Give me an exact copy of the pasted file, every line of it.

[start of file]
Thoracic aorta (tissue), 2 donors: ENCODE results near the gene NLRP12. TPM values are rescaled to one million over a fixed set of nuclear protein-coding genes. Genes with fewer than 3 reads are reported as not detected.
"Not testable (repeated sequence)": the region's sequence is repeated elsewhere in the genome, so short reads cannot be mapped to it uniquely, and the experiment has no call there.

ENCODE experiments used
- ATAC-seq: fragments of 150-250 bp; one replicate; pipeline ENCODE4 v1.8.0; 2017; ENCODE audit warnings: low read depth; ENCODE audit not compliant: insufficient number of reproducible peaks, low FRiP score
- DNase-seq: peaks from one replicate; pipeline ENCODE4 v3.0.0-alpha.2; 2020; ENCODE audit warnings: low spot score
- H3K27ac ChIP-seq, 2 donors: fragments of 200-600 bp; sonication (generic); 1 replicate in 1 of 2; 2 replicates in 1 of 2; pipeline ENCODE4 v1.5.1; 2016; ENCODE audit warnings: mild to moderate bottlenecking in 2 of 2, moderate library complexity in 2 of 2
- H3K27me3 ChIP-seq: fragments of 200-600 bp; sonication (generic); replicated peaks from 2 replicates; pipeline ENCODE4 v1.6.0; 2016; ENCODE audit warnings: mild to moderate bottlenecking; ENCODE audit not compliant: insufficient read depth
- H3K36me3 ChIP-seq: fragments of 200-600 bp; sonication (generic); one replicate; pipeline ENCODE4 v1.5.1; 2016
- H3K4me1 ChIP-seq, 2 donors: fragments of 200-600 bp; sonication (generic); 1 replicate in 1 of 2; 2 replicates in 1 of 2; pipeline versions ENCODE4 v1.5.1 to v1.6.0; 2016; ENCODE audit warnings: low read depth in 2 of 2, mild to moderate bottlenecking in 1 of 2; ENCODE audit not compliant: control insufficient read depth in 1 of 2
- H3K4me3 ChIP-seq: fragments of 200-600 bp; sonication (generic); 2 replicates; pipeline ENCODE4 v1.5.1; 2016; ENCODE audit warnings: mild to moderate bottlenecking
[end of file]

Thoracic aorta (tissue), 2 donors: ENCODE results near the gene NLRP12. TPM values are rescaled to one million over a fixed set of nuclear protein-coding genes. Genes with fewer than 3 reads are reported as not detected.
"Not testable (repeated sequence)": the region's sequence is repeated elsewhere in the genome, so short reads cannot be mapped to it uniquely, and the experiment has no call there.

ENCODE experiments used
- ATAC-seq: fragments of 150-250 bp; one replicate; pipeline ENCODE4 v1.8.0; 2017; ENCODE audit warnings: low read depth; ENCODE audit not compliant: insufficient number of reproducible peaks, low FRiP score
- DNase-seq: peaks from one replicate; pipeline ENCODE4 v3.0.0-alpha.2; 2020; ENCODE audit warnings: low spot score
- H3K27ac ChIP-seq, 2 donors: fragments of 200-600 bp; sonication (generic); 1 replicate in 1 of 2; 2 replicates in 1 of 2; pipeline ENCODE4 v1.5.1; 2016; ENCODE audit warnings: mild to moderate bottlenecking in 2 of 2, moderate library complexity in 2 of 2
- H3K27me3 ChIP-seq: fragments of 200-600 bp; sonication (generic); replicated peaks from 2 replicates; pipeline ENCODE4 v1.6.0; 2016; ENCODE audit warnings: mild to moderate bottlenecking; ENCODE audit not compliant: insufficient read depth
- H3K36me3 ChIP-seq: fragments of 200-600 bp; sonication (generic); one replicate; pipeline ENCODE4 v1.5.1; 2016
- H3K4me1 ChIP-seq, 2 donors: fragments of 200-600 bp; sonication (generic); 1 replicate in 1 of 2; 2 replicates in 1 of 2; pipeline versions ENCODE4 v1.5.1 to v1.6.0; 2016; ENCODE audit warnings: low read depth in 2 of 2, mild to moderate bottlenecking in 1 of 2; ENCODE audit not compliant: control insufficient read depth in 1 of 2
- H3K4me3 ChIP-seq: fragments of 200-600 bp; sonication (generic); 2 replicates; pipeline ENCODE4 v1.5.1; 2016; ENCODE audit warnings: mild to moderate bottlenecking